Wednesday, February 11, 2009

February 8, 2009.

We left Vero Beach at 0800 and turned around and headed back 20 minutes later. We had a bit of a problem in the engine room. We had one of those smells that nobody ever wants to smell. When I opened the engine room door there was a lot of steam coming from the exhaust elbow, or so it appeared.

On a boat the “exhaust pipe” is actually made from a heavy duty rubber hose. To keep it and the muffler from melting, engine exhaust gases are mixed with seawater to keep the exhaust system fairly cool. The water is introduced through the exhaust mixing elbow. The average life of these elbows is probably 5 to 7 years as they eventually rust through.

Just before the elbow our engine has a straight piece of pipe about 2 1/2 inches in diameter by 14 inches long. Inside that pipe are uncooled hot exhaust gases. In an effort to keep the pipe from superheating the engine room, its common practice to wrap the pipe in a heavy fiberglass bandage as an insulator. The wrapping looks like an ACE bandage, made from fiberglass or maybe even asbestos, I dunno. Our bandage was evidently wet as it was steaming like crazy. The water had to be coming from the elbow…..or did it.

We went back to the mooring field and once again grabbed a mooring ball. I set about unwrapping the heat shield and instead of finding a rotted elbow, everything looked solid, as it should be. The only explanation that I could come up with was that the section of pipe had been sweating so badly while we were sitting in Vero Beach that it had actually saturated the wrapping. When we started the engine it was just dissipating the condensation as steam.

So after an hour of troubleshooting we slipped our mooring and again headed out, for another 20 minutes, before we once again turned around and headed back. I was starting to sense a disturbing pattern.

This time it was a new smell, accompanied by wisps of smoke from burning oil coming from the engine room. After picking up yet a mooring, I delved into the problem. There was no longer any steam coming from the elbow, this was something else. It turned out that 2 of the 4 bolts that hold the valve cover in place were slightly loose. This allowed a fine trickle of oil to run down onto the hot exhaust manifold resulting in the smoke we were seeing and smelling. This was pretty easily fixed but Christy and I were pretty mentally exhausted from the 2 false starts so we decided to get a fresh start on Sunday morning.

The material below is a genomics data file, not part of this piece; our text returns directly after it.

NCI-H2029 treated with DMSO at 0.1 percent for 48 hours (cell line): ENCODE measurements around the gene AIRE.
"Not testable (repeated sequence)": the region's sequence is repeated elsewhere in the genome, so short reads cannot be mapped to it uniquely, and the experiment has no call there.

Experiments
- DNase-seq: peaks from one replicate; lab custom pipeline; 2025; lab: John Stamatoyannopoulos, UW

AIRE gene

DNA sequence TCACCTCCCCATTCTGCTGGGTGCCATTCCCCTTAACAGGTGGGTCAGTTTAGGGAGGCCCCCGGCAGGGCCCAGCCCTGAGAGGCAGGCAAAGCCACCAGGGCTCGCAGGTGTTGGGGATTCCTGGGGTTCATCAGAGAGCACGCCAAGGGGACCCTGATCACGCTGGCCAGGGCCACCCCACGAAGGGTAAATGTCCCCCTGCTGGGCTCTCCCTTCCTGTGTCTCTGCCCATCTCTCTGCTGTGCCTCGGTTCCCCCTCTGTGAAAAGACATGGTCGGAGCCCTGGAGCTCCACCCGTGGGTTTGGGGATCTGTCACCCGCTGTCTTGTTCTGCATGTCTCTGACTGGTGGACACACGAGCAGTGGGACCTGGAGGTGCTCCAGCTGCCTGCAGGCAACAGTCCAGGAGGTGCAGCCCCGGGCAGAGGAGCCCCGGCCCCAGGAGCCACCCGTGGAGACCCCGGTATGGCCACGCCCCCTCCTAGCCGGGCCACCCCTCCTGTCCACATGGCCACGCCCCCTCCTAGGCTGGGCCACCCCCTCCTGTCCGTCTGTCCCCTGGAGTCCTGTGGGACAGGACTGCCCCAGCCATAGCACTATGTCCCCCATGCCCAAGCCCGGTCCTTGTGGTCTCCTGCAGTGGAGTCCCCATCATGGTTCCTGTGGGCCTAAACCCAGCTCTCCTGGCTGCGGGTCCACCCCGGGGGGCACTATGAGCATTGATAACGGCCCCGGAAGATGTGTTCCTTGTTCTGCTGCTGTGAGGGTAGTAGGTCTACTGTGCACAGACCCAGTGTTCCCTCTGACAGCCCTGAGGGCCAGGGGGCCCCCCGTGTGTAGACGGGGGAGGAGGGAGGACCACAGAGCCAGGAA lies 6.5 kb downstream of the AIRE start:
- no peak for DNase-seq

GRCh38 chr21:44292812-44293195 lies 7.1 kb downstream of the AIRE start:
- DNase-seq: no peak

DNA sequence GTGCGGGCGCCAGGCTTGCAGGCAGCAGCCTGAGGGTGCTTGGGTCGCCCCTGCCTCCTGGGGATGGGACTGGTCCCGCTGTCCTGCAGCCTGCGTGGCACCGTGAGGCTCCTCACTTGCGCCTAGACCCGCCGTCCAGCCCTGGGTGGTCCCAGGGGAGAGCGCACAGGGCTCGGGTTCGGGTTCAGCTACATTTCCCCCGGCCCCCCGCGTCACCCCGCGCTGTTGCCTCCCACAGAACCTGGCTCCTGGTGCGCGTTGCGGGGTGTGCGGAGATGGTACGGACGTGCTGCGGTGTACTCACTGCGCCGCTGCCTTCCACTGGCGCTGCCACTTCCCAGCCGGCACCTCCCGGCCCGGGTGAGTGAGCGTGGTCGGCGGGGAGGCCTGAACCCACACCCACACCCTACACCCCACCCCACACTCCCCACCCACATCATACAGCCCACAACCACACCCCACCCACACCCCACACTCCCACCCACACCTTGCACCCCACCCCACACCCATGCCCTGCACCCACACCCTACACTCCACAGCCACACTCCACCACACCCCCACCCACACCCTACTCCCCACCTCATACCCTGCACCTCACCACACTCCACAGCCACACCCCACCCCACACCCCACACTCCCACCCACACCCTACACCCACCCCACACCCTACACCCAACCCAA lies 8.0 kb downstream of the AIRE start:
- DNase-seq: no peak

This also worked out pretty well for Solitaire and Far Niente as they both were dealing with annoying problems as well. They had been right behind us as we left the mooring field and returned both times. Solitaire discovered that their bottom and prop had grown quite a collection of barnacles and they were only able to motor at about 4 knots. Jay from Far Niente has been having some issues with his outboard engine.

So we all ended up putting the extra day in Vero to good use. I hopped on the bus and did some running around to NAPA and the hardware store, Solitaire had a diver come and clean their bottom and Jay changed his fuel for the outboard.

As luck would have it there was a cruisers cocktail hour planned for that afternoon. After getting back to the boat I completed my repairs and we went to the party while my repairs were “drying”.

The party was loads of fun with at least 40 people in attendance. Afterwards we went back to the boat and fired her up. I put her in reverse while she was tied to the ball and we ran her at cruising RPM’s for an hour to see how the repair would pan out.

Things looked good so we’ll try to break away from Velcro Beach again in the morning.

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